Hip-hop has inspired generations of self-taught artists and executives around the world. A moving new film, Search, takes fans to Aotearoa (the native Maori name for New Zealand) and documents the island nation’s most successful rap and R&B label. Search dives deep into the history of friends and business partners, founders Andy Murnane and Tanielu ‘Brotha D’ Leaosavai’i. The former is a music-loving businessman and the latter is a musician who understands business (think Interscope’s Jimmy Iovine and Dr. Dre, or Strange Music’s Travis O’Guin and Tech N9ne).
Following in the footsteps of independent record labels like Houston’s Rap-A-Lot and New Orleans’ No Limit, in just a few years the charismatic duo went from selling unlicensed merchandise in outside markets to creating Dawn. RaidEntertainment. In the early to mid-2000s, the brand would boast an elite roster with a number of artists signed to major labels, as well as a recording studio, touring company, music lounges hairstyle, official clothing and more.
Through Search, Murnane and Leaosavai’i’s mission was clear: to shine a light on the raw talent of their South Auckland neighborhood and raise awareness of Pacific Island history. Murnane told VIBE, “We wanted the name Dawn Raid to be a constant reminder to the people of our country, especially those in government, and what they did to Polynesians.” The ‘Dawn Raids’ were a harsh crackdown from the mid-1970s to the early 1980s on Pacific Islanders who overstayed New Zealand work visas, although the majority of overstayers at the time were British, South African or American. Police were entering properties without warrants early in the morning, evicting thousands of workers originally brought in to stimulate the economy. In August last year, Prime Minister Jacinda Ardern formally apologized for the dawn raids.
In addition to their cultural pride, through the Murnane movement and Leaosavai’i were committed to making a name for themselves in the birthplace of the music they revered. “Making a splash in the United States was a pilgrimage for us,” says Murnane. “Paying homage to the ancestors of hip-hop in Bronx, New York – the people who gave us ghetto kids everywhere something to believe in – was crucial.”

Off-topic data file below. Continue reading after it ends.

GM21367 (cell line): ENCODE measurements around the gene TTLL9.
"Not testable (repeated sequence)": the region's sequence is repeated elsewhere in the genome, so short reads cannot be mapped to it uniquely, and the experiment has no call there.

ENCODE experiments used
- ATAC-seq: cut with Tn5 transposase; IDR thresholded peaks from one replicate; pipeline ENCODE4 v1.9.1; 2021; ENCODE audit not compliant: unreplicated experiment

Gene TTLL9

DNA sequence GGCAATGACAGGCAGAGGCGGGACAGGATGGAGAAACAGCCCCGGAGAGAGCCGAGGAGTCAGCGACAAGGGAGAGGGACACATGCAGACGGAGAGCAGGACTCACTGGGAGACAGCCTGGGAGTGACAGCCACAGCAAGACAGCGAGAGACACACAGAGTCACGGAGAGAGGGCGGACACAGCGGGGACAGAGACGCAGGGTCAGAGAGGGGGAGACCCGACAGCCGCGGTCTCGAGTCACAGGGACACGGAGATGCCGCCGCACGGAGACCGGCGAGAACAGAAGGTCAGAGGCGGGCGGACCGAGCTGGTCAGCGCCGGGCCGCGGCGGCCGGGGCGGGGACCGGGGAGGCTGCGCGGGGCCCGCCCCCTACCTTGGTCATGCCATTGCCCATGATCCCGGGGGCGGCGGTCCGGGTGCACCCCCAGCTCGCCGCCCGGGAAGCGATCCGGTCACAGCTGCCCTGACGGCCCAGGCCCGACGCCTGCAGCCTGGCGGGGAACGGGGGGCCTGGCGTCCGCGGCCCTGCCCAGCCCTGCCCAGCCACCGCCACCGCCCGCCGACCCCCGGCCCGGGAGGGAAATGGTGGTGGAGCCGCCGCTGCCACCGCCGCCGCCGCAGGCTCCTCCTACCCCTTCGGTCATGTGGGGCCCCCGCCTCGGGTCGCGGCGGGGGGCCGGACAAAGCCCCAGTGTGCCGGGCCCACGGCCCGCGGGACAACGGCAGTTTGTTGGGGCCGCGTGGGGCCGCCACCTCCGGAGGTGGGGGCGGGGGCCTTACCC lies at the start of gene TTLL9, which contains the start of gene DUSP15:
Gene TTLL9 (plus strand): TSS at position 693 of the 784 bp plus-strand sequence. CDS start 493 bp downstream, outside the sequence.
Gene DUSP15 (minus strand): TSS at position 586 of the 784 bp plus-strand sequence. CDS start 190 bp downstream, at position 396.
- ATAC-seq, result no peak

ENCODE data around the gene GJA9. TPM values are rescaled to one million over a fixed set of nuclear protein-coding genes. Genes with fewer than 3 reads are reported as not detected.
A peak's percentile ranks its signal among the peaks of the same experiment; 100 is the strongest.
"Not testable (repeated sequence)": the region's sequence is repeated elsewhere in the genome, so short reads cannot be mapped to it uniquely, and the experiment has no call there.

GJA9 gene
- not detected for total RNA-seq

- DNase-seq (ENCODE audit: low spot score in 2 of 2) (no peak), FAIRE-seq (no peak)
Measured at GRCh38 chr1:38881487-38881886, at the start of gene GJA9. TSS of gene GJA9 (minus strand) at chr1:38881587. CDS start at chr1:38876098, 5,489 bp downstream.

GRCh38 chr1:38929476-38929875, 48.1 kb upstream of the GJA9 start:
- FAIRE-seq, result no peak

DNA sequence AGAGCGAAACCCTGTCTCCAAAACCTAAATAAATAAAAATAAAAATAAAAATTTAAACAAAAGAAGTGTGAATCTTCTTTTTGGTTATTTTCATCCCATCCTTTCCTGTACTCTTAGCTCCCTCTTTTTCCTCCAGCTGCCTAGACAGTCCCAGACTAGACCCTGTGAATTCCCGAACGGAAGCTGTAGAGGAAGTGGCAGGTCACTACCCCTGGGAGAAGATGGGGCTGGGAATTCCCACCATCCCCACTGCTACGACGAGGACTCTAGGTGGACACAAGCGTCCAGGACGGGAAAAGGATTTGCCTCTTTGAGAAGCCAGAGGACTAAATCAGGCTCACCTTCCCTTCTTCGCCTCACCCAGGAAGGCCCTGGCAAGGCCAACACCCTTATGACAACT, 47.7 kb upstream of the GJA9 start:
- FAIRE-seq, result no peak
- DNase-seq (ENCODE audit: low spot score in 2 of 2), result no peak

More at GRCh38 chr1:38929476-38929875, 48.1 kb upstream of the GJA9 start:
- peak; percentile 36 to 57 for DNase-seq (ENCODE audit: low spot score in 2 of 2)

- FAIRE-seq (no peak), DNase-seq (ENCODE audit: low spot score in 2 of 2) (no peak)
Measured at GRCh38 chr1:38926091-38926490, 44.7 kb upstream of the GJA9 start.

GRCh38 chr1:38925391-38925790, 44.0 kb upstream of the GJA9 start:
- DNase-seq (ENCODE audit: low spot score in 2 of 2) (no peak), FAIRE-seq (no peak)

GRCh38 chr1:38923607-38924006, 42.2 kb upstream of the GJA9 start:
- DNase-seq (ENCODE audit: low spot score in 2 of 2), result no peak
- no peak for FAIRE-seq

This “splash” came in different waves. Through their closest contact with the American industry, South Auckland-born Kirk Harding (who was then Executive Vice President of SRC Records), Search were able to feature a relatively unknown crooner named Akon on their flagship band Savage’s debut album in 2005, Bootleg alcohol. The pair’s single of the same name spent seven weeks atop the New Zealand charts, yielding Akon’s first number one hit. Two years later, director Judd Apatow (who appears in the documentary) included Savage’s “Swing” in his romantic comedy, knocked up, leading to significant success in the United States (and internationally).
“Paying homage to the ancestors of hip-hop in the Bronx, New York, people
it gave us ghetto children around the world something to believe in – was crucial.
The film tells how Searches the fairy tale run, including other acts like The Deceptikonz, Mareko, Adeaze, and Aaradhna, were eventually terminated due to poor business decisions and inner strife. Recently, some of the label’s former artists have spoken out on social media regarding their portrayal in the Oscar Kightley-directed project.
Adeaze’s Nainz Tupai, whose 2004 song “A Life With You” was sampled a year later by producer Scram Jones for Mariah Carey’s “Your Girl,” wrote in a recent Instagram post: “I feel so frustrated [and] angry… for everyone to share what a great movie this is and thank us for sharing our story – [it] is still NOT OUR WHOLE TRUTH. Murnane readily admits that “all was not rosy, all the time” with the label’s artists. “The responsibility of leading a ship is a difficult task. Some of the decisions Brotha D and I made may not always have been right for everyone.
“We taught our artists how to make money, we made sure they owned their edition and half their masters,” he says. “In the long run, their families will benefit from their hard work. I can only speak for our character. When others speak from their point of view, I can’t control that. I know what we’ve done, what our heritage is and how, as a people, as a label, we stood up to be counted.
Search is available for the public to view digitally on demand in the United States on Apple
TV+ and other platforms via the film’s site starting today.